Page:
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UK housing market 'not overheating'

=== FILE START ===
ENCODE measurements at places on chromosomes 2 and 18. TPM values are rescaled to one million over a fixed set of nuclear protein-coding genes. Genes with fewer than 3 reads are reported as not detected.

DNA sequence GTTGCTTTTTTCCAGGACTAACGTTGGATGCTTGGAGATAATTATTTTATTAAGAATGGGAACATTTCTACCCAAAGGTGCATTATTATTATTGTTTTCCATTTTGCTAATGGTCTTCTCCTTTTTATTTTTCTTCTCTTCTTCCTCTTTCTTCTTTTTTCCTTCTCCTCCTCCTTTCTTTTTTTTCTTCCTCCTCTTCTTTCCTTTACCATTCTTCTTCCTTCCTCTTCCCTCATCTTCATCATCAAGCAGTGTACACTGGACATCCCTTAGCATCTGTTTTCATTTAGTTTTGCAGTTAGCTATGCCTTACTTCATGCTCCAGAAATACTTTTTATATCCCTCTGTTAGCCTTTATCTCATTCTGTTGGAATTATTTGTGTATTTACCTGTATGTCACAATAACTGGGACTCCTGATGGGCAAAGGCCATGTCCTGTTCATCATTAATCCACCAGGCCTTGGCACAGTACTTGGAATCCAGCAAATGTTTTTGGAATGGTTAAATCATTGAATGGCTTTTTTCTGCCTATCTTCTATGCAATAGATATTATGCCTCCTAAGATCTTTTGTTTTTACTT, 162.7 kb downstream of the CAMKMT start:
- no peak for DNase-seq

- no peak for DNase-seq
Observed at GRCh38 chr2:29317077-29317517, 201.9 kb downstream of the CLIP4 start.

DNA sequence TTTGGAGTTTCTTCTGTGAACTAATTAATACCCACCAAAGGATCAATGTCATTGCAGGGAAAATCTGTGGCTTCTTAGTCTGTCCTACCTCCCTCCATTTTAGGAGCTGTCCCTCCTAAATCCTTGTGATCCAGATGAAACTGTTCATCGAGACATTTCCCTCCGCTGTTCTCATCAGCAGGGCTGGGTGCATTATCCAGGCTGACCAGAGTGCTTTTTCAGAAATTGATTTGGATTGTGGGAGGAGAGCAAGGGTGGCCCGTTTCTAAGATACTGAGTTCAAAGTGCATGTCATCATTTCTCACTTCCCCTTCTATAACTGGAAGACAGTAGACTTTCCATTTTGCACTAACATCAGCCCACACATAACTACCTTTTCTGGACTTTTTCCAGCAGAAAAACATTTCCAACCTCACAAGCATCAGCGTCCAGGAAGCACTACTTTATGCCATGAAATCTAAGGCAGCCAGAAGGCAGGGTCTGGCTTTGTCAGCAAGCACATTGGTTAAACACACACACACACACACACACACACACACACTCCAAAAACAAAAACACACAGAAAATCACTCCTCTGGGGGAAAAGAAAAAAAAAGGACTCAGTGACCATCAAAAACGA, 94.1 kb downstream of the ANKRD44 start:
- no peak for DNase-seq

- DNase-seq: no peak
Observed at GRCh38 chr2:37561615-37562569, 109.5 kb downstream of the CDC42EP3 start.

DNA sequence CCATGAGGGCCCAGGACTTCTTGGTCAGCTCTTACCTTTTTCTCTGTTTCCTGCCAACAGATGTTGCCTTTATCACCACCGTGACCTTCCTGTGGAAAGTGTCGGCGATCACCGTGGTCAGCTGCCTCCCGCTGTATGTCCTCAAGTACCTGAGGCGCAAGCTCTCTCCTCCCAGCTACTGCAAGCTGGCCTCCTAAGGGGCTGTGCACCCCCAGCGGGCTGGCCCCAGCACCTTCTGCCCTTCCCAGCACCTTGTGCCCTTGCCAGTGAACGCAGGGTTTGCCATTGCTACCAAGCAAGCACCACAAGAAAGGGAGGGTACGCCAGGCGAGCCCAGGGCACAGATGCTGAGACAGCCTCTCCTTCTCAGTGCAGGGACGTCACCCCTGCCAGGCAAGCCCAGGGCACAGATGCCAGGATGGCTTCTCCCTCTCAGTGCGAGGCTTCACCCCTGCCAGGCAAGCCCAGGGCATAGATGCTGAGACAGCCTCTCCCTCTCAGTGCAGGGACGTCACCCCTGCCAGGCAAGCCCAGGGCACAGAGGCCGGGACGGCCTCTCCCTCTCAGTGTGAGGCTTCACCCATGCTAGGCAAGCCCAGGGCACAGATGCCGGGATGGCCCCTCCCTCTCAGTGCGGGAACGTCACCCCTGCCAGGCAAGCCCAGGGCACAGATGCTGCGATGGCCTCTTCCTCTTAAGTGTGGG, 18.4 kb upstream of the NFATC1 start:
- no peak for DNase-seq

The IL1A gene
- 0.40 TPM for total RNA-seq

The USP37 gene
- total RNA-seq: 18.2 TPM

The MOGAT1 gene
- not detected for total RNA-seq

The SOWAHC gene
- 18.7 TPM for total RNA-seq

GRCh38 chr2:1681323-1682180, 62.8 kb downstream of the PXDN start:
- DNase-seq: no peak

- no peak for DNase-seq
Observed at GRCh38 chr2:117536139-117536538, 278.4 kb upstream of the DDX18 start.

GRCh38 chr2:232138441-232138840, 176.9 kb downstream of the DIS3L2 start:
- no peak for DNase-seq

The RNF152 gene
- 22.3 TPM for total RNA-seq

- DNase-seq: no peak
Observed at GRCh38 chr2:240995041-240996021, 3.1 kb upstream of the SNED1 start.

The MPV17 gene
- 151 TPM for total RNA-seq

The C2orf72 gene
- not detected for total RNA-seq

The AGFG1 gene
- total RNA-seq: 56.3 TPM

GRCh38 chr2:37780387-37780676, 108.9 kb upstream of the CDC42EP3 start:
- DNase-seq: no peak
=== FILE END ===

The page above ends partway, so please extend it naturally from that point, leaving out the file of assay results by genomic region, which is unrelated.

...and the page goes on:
Bank of England (BoE) policy maker David Miles has said the UK housing market is not overheating and a rise in interest rates will only be used as a last resort. UK housing prices have risen sharply over the previous year, prompting fears that another property bubble may be emerging. Mr Miles said he had confidence in the Bank's Financial Policy Committee as the first line of defence against such a bubble, however. An interest rate rise is a "blunt instrument" which would be considered as a last resort but "we're a long way from that", he claimed.In December, the Bank of England announced it would scrap the Funding For Lending scheme that supports mortgage lending. The Help to Buy initiative and record low interest rates continue to fuel the housing market.Mr Miles said activity in the London housing market is currently skewing the national picture. Prices are not rising at an unsustainable rate across the UK as a whole and net mortgage lending is "lower than you might expect in a well-functioning market".Yesterday (February 17th), Rightmove revealed house prices across the UK rose 3.3 per cent on the previous month, driving the national figure to an annual growth of 6.9 per cent. In London, prices rose by 11.2 per cent."In terms of a generalised overheating housing market, I don't think that's a good description of where we are," Mr Miles said. "We're in a situation where the national figures for house prices are substantially influenced by the south east [and] London."Recently, the Ernst and Young ITEM Club said the London market is beginning to show signs of "bubble-like activity".While Britain's economy is currently growing substantially, the Bank of England has made clear it is in no hurry to raise interest rates. Head of the BoE Mark Carney recently altered the institution's "forward guidance" policy which pegged interest rates to a fall in the unemployment level.Mr Miles said there is no case for a tightening of monetary policy as there may be more spare capacity in the UK economy than the BoE originally estimated. 

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